August 31, 2011

Panasonic HDC-Z10000 3D camera

Panasonic today launched the HDC-Z10000, which is claimed to be the first integrated twin-lens 2D/3D camcorder that is officially compatible with the new AVCHD 3D/Progressive standard. 

The HDC-Z10000 is aimed at bridging the gap between amateur and professional user in both quality and cost. 

It features two sets of 3xCMOS sensors, records Full-HD 50p (60p US) 2D and 3D images, and has two F1.5 lenses treated with Nano Surface Coating - claimed to be another first for a camcorder, which should significantly reduce ghosting and flare to produce crisp, clear images. 

The lenses go as wide as 32mm for 3D or 29.8mm for 2D, with a 10x zoom for 3D and 12x for 2D. For close-ups it can go to about 45cm for 3D, which is closer than similar 3D camcorders. 

For professional users, it features enhanced manual functions such as three independent rings for zoom, focus, and iris control, as well as an Intelligent Auto function and a new image stabiliser, Hybrid O.I.S+3. 

It has built-in microphones for recording Dolby Digital 5.1-channel surround sound or two-channel stereo, plus two XLR audio inputs with 48v phantom power.

2012 Games go 3D

The London 2012 Olympic games will covered in 3D, using 3D camcorders from Panasonic. Olympic Broadcasting Services plans to produce more than 200 hours of 3D coverage, in conjunction with Panasonic and the International Olympic Committee. 

This will include the Opening and Closing Ceremonies, and a selection of the main athletics, gymnastics, diving and swimming competitions. Of course, whether you can see it in 3D depends not only on having a 3D TV set, but also on whether your local rights-holding broadcaster is willing to show it.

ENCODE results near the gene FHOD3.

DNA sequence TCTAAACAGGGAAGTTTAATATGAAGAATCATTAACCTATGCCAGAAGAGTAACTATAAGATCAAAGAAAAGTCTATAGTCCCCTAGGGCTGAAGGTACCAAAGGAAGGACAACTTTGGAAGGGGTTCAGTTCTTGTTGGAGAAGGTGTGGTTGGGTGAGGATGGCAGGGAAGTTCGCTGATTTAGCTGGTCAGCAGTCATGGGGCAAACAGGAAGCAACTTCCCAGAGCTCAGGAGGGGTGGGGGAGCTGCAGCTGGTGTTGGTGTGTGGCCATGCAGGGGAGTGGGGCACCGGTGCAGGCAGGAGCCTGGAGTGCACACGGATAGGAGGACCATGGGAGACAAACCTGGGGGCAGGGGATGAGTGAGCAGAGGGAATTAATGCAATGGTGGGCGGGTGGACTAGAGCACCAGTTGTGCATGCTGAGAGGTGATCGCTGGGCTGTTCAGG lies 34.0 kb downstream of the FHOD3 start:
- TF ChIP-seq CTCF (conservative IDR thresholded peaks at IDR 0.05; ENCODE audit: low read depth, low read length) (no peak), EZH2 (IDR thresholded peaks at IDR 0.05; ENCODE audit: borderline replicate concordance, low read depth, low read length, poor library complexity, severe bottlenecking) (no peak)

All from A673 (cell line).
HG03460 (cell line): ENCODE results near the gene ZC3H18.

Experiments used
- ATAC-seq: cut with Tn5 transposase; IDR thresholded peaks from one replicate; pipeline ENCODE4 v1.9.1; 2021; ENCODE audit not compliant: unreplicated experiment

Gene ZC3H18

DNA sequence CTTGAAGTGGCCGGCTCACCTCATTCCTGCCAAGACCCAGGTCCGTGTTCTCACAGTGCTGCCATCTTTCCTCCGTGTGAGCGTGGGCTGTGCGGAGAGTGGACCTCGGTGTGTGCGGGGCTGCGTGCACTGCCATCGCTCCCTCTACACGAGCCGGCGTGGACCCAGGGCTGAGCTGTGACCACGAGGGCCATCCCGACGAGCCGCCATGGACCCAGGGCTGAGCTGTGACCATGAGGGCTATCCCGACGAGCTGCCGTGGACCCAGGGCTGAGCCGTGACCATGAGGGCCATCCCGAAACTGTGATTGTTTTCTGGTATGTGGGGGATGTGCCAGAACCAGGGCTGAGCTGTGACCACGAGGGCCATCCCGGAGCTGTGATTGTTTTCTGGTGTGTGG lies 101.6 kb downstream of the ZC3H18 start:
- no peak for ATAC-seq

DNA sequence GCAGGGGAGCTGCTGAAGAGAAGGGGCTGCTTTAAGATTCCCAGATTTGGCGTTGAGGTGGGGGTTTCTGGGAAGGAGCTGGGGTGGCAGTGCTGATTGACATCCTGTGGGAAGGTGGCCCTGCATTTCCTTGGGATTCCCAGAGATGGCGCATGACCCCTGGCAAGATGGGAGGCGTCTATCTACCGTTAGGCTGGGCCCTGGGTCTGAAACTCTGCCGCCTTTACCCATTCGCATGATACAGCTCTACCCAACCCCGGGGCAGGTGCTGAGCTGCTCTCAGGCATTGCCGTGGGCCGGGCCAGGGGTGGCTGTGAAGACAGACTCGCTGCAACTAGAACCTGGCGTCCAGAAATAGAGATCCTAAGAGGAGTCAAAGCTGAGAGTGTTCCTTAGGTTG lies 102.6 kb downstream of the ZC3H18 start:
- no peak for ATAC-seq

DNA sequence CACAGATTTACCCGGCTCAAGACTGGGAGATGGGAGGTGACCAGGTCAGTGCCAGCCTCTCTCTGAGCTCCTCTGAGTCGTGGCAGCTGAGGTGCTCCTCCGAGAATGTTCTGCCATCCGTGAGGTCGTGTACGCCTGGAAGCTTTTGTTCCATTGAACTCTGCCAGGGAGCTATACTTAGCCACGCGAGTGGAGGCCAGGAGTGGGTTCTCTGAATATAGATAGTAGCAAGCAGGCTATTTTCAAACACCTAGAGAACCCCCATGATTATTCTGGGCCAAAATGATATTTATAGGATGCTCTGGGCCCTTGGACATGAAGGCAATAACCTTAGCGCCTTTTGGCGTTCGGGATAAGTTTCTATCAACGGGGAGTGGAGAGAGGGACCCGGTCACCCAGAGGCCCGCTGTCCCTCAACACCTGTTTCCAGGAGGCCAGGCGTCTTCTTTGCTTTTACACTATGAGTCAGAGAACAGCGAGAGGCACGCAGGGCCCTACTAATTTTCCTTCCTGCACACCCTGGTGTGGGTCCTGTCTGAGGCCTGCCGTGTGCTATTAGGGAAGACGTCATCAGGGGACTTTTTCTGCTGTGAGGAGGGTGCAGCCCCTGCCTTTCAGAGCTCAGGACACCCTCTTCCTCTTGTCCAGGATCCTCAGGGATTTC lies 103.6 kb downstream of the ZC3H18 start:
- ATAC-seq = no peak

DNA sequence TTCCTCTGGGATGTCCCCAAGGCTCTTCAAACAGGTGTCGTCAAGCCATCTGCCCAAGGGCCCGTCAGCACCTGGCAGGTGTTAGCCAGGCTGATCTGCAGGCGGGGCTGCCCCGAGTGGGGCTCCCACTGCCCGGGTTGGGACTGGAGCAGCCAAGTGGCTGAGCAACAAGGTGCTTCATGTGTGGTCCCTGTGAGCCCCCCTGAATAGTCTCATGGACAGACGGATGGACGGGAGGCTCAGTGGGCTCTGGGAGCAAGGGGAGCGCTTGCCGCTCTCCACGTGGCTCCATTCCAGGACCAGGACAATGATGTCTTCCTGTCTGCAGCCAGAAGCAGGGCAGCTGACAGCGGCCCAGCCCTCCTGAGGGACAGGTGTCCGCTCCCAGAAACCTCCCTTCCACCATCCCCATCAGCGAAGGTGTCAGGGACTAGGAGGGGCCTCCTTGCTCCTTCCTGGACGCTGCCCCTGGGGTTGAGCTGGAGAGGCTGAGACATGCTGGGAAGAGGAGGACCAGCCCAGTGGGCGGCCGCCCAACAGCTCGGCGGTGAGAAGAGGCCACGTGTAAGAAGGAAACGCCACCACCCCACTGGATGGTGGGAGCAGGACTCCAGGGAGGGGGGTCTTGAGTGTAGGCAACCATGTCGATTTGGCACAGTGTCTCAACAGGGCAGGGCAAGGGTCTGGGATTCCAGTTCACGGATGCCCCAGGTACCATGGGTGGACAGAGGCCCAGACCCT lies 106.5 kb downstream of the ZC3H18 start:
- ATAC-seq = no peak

The BBC, the Olympics broadcaster for the UK, has said that it will show some events in 3D, probably the opening and closing ceremonies and a handfull of major competitions, such as the 100m final - as it would have to use the BBC HD channel to show 3D (which would be unfair to HD viewers) as the only other HD channel is BBC One. The BBC also plans to use NHK's experimental Super Hi-Vision format at the Games, which is 16x the resolution of HD and will be shown on 15m high screens in London, Glasgow and (probably) Bradford. The SHV image is so clear that it could be just as good as being in the stadium - there is likely to be just the one camera, making it even more like reality.

Some of the 3D action will be captured using Panasonic's AG-3DP1, P2HD professional fully-integrated twin-lens Full-HD 3D camcorder (pictured). 

By David Fox

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